draped in the decency of meagre cloth
dip in the pristine pool upon the bank
and lift up her chin to wipe the water
about to cascade down her bright forehead
with both the palms and sweep it all the way
behind her to the cascade of dark hair
that dripped in each strand. And then he saw her
lift her small knees to rub the dirt away
from her slender calf, and he wondered how
beauty resides in prince and plebeian,
for nature does not create social ranks.
But even as he thought of noble things,
his jealous companion seeing him
behold the sweet, young thing across the stream
felt a pang such as only Urvashi
feels should a boulder smash her wretched heart!
“False pretender! ” she cried with flooded eyes
hitting him hard with flower-knuckles soft,
“You hypocrite! Do you profess true love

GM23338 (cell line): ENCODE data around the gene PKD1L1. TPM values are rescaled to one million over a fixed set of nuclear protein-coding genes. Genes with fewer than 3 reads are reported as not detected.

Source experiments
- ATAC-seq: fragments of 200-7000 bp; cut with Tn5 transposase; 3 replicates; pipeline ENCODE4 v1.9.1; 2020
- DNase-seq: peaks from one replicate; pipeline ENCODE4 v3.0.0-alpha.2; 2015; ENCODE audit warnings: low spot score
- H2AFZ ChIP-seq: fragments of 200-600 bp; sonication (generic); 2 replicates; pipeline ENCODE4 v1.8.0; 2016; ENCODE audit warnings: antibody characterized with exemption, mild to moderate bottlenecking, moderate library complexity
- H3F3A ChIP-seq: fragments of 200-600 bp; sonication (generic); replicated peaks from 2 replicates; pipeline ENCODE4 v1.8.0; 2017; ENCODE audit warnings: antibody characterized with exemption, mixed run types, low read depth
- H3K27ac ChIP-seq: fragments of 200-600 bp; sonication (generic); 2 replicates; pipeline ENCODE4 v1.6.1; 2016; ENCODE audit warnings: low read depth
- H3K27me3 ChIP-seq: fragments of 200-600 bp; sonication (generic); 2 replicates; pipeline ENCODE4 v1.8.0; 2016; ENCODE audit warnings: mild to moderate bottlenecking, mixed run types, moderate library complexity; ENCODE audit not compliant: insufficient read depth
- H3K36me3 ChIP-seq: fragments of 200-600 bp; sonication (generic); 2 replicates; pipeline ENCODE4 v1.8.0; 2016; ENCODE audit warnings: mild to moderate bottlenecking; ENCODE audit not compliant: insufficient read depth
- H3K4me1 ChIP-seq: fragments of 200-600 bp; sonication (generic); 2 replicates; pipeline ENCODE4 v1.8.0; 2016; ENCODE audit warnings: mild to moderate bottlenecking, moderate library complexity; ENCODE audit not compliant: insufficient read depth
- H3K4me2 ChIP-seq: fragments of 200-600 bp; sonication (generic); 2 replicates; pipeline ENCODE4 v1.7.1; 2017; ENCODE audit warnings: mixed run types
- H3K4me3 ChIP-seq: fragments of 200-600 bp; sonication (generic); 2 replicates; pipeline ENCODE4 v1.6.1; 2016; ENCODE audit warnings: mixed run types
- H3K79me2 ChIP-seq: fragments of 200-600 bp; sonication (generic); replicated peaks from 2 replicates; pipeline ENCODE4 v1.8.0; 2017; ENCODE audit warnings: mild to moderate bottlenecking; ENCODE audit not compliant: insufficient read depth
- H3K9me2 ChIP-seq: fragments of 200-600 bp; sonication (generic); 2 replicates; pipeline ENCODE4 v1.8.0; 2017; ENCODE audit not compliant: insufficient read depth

to me? And at the first occasion you,
do you thus dare to stare with open eyes
at every young and slender female form?
O why did I believe in mortal love
and think such flame were constant in the world?
My joy is like the waning moon that drowns
into the dark depths of black misery.
I cannot thus befriend you anymore.
Good-bye, false friend! Do not come after me! ”
And in a whirl of anger’s flakes released
from a stricken heart, like a storm she blew
away from Pururava, far away
from the stream, into the nearby forest,
which, she did not know was as enchanting
as enchanted by god Kartikeya
who, vowed to celibacy, lived alone.
Thus, females were strictly prohibited
by this god of war to encroach its precincts
where he often strolled around or sojourned
in meditative alcove all alone.
And, since the female form the strongest will
dissolves with beauty, to avoid such contact
he thought it best; but a violator
he sighted in the woods running like mad,
without a goal, without a path, without
the least bit of sense to maintain poise.
He saw with inner eye the strong romance,
he understood the meaning of her race